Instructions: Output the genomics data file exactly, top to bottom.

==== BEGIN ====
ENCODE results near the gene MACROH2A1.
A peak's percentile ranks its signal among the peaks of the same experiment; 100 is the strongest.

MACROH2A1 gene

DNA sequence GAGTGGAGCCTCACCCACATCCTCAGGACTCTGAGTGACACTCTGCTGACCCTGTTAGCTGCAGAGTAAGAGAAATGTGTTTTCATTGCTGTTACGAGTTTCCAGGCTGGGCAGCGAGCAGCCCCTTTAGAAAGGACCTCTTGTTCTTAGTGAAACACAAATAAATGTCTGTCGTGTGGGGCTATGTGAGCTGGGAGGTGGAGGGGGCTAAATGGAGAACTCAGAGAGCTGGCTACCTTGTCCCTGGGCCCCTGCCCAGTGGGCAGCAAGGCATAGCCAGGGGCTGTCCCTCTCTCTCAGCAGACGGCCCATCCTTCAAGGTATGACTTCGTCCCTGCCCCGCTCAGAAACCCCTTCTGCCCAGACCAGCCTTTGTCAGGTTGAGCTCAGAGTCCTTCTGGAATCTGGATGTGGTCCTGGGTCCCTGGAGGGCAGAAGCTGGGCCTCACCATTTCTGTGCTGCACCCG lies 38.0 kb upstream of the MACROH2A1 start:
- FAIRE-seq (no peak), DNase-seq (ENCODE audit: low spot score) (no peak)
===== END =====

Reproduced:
ENCODE results near the gene MACROH2A1.
A peak's percentile ranks its signal among the peaks of the same experiment; 100 is the strongest.

MACROH2A1 gene

DNA sequence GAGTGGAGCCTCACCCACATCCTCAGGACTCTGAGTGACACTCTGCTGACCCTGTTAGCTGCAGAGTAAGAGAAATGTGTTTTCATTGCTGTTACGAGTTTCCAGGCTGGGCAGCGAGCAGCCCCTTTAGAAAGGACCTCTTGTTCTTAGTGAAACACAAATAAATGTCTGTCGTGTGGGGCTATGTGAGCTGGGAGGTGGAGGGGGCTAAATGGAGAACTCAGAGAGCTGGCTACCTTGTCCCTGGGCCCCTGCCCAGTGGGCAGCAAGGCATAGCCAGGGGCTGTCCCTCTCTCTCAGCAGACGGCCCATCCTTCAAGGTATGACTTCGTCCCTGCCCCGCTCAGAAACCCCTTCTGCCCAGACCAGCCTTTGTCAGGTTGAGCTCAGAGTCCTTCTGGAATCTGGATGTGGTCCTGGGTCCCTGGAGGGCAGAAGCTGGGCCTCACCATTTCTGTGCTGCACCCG lies 38.0 kb upstream of the MACROH2A1 start:
- FAIRE-seq (no peak), DNase-seq (ENCODE audit: low spot score) (no peak)